I know it's been awhile since I posted. Already it has been over three months since I returned from Ecuador. The reality is that except for a sporadic post on a friend or acquaintance's blog or an occasional email to a friend, life has been too hectic for me to do much blogging. I enjoyed recently spending a few days south of Baltimore with my eldest son, Marc. I celebrated with him, a few days early, his 26th birthday. Now, my younger son Chris has arrived for a two week leave before he returns to complete his second tour of duty in Iraq at the end of June/July of next year. His bride, Maria, flew in from Hawaii to be with Chris as well. They will then have the long stretch of not seeing each other again until next July.
I have spent months on an emotional roller-coaster of my own making as whether to return to Cuenca in March as I intended or to wait until next summer. In the end, all other considerations were discarded. I can't wait to return to Cuenca. I ache for Cuenca, and I will return in March. I have submitted my retirement, and will be officially retired as of January 14th. This next week I will contact Gabriela Espinosa in Quito and begin the process toward permanent residency. Between the impending holidays and then uprooting myself, the next few months promise to keep me busy. I now will get to experience that part of dislodging my old life for a new beginning, just as those of you who have gone to Cuenca before me have so vividly described in your own experiences.
In the meantime, while days sometimes pass before I get to read the blogs; I attempt to keep up with how friends and acquaintances are doing, and how they are adjusting to Cuenca. All of you are doing so many things and traveling all over the place, I'm afraid there won't be anyone left to travel with when I get there. All of you will have done it all. It's also weird watching the changes taking place with the expats, and not being a part of the change. Whether it's the new or rival expat meeting place to Zoes, new restaurants opening, El Presidente involved in macho psuedo-heroism, earth quakes rockin and rollin, or the many new expats who have arrived just since I left. The many new blogs that have appeared make it even more difficult to keep up with everybody. Yet I relish each new blog. To Posterdog, who edits the "South of Zero" blog, thanks so much for your service. I cannot begin to tell you how much I appreciate your daily posts, which really help me to sort through the blogs. You provide a valuable service to the expat community.
Brian and Shelly, thanks so much for your blog and friendship, I enjoy reading your everyday musings and trust that you had a wonderful Canadian Thanksgiving.
Bob and Roxanne, always good to hear from you. Your Christmas for the kids on the coast sounds like it will be your best effort yet. Your renovation project is awesome, and it all looks as classy as your condo in Cuenca.
Rich and Nancy, sorry I haven't been in touch lately. However, I also know how much you go out of your way to help newbies like me get situated in Cuenca, and I forever will be grateful for your advise and incites even before I arrived. I look forward to seeing you both again.
Lourdes, it was about a week later that I learned about your hospitalization, and I found it ironic that you should experience this health problem so soon after you had emailed me about how you handled insurance when you are in the states. Yes, you were most fortunate that you were in Ecuador when your problem arose. I was most happy to see that you were soon out and about again in no time. Your recent involvement with the school in Turi is commendable. I know you will be a great asset to the school and the children.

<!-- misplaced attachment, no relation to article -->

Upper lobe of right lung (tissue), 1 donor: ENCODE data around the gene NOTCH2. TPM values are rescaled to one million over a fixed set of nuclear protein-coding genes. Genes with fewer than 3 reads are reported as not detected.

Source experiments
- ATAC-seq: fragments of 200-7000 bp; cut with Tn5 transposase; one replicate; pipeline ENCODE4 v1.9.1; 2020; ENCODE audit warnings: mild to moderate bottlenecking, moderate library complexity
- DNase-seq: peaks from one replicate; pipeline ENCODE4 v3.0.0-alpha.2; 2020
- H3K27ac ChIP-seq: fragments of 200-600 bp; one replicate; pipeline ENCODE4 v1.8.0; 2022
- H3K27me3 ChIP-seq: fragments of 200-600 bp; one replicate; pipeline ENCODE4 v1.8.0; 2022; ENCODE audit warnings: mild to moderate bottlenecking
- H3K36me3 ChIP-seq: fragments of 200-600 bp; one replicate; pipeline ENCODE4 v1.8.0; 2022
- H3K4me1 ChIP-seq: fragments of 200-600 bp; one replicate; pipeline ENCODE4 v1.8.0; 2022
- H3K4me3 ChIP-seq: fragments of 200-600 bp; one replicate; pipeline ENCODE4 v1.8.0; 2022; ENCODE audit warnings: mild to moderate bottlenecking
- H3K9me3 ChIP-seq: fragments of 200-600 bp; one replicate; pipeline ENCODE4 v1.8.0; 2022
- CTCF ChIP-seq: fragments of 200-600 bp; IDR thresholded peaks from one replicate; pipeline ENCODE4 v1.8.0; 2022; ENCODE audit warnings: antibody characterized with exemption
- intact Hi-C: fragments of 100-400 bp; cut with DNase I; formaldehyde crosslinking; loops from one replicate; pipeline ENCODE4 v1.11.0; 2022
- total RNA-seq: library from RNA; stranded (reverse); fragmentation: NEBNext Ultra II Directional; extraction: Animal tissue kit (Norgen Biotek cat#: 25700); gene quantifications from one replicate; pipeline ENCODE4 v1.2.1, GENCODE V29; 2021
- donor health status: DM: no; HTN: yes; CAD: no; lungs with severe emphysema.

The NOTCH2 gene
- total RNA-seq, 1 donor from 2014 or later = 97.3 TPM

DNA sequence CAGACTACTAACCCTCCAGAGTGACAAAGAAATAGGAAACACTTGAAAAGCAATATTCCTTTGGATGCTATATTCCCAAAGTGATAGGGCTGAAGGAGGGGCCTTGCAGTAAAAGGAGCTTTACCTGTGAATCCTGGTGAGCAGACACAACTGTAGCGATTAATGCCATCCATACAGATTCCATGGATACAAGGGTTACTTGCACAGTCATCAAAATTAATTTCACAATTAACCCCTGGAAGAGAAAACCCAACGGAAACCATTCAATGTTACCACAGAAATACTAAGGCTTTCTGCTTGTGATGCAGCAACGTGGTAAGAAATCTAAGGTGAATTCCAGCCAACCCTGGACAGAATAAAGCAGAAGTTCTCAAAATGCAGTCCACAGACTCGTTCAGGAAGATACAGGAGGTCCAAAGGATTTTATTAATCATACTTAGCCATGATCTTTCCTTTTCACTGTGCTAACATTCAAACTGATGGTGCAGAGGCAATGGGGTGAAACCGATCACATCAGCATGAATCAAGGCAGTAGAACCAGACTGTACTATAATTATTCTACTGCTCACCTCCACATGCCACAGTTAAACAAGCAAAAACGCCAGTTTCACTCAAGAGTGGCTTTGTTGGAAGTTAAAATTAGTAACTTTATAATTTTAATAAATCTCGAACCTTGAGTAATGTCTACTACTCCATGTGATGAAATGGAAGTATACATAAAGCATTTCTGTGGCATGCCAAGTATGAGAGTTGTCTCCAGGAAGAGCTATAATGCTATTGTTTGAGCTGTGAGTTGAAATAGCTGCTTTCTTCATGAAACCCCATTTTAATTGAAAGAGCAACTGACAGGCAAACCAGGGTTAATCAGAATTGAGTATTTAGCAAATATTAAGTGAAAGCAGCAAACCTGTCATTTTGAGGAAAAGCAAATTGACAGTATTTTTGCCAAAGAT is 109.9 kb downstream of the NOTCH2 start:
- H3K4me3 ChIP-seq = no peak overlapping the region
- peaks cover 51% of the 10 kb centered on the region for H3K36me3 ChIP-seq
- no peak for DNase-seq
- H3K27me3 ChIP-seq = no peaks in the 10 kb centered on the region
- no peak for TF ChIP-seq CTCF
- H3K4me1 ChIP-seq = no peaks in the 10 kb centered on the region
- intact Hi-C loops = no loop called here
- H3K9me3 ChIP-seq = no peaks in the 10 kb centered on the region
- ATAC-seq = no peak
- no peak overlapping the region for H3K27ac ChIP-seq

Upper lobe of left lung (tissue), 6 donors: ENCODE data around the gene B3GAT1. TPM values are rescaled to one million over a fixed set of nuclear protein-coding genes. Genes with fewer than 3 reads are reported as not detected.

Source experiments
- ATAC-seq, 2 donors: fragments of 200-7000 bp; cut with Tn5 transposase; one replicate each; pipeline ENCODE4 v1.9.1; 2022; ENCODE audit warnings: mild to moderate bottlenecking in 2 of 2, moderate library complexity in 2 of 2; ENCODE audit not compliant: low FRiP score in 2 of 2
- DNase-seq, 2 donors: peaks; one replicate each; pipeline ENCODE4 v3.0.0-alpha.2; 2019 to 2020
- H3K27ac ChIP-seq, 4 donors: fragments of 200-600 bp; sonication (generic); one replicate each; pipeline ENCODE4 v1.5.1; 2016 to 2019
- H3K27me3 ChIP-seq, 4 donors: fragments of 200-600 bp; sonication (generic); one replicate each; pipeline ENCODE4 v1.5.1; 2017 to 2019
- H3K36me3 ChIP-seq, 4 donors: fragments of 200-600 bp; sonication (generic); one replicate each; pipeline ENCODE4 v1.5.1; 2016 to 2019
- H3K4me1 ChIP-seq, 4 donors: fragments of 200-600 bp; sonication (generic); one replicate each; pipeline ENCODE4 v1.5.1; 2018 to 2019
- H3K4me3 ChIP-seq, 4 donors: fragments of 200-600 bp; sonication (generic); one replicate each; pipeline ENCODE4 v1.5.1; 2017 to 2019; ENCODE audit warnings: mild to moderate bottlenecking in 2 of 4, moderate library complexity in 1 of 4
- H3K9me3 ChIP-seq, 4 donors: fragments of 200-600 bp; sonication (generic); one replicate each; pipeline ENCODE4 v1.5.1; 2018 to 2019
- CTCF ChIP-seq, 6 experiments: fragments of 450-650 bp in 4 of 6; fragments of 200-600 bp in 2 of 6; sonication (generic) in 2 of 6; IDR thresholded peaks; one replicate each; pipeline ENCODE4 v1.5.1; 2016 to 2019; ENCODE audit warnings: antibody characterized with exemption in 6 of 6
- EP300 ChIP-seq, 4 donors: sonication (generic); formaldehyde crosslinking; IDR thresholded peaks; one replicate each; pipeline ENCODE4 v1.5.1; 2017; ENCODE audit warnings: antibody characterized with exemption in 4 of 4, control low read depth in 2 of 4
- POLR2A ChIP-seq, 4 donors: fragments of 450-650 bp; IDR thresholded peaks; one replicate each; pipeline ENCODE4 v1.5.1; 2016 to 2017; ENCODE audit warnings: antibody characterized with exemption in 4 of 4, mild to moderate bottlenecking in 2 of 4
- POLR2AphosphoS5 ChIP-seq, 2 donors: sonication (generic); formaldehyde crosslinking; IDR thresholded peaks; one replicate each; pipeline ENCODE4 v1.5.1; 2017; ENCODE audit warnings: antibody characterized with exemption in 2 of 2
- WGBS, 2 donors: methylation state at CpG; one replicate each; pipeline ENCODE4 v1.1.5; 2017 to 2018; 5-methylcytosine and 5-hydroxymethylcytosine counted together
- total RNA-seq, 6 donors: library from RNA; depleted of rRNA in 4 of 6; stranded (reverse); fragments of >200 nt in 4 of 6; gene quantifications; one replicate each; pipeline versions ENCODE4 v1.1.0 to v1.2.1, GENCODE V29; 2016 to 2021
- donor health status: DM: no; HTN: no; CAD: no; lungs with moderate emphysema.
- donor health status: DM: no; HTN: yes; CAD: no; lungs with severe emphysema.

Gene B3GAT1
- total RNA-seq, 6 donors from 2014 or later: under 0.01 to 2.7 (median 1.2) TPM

Gil and Deborah,I am ecstatic that you have arrived in Ecuador. I look forward to reading all about you two getting settled in your new apartment, and hope the next four months fly by when I can join you again. Your apartment is magnificent, and I was awed by the beauty of that one solid wall of kitchen cabinets. Oh Gil, you've got to take me to my first experience with cuy.
Edd, I'm always learning from you, and as you know, I love your sense of humor. Congratulations on your weekly newspaper article. You and Cynthia, along with Lourdes, and Bob and Roxanne have truly inspired me to get very excited about having the opportunity to fashion the decor for my own place when I get back to Cuenca.
My amigo, Barry, keeps me in stitches with his emails. I hope, Barry, you're getting your networking problems resolved, and congratulations again on getting situated in your new diggs.
Lenny, this is the month that you and your wife arrive in Cuenca. Congratulations! Experience! Enjoy! I'll be looking forward to your blog, and if the two of you choose not to blog, then at least send me an email and let me know how you are doing.
Garth and Orilla, I trust you're still planning to relocate to Cuenca in the spring, and I will certainly look forward to seeing you both again as well.
For those of you who know Abbi (Abigail/Gail). She is home in Santa Barbara. She is still seriously contemplating moving to Cuenca, but will probably choose to live outside the city if she returns.
Yes, I very much miss you all including Freddi, and I hope the next four months will flash by until I can be back to Cuenca with all of you again, including the many new friends and acquaintances I will have the chance to meet as well.
I miss my walks and daily explorations, and I very much enjoyed Calvin Trillin's article in "Cuenca High Life." on "...a Travel Writer Revisits Cuenca to Take in the Charms of 'a Walking City'," (October 20, 2010). I would recommend the article to anyone who has yet to read it. See you all before long.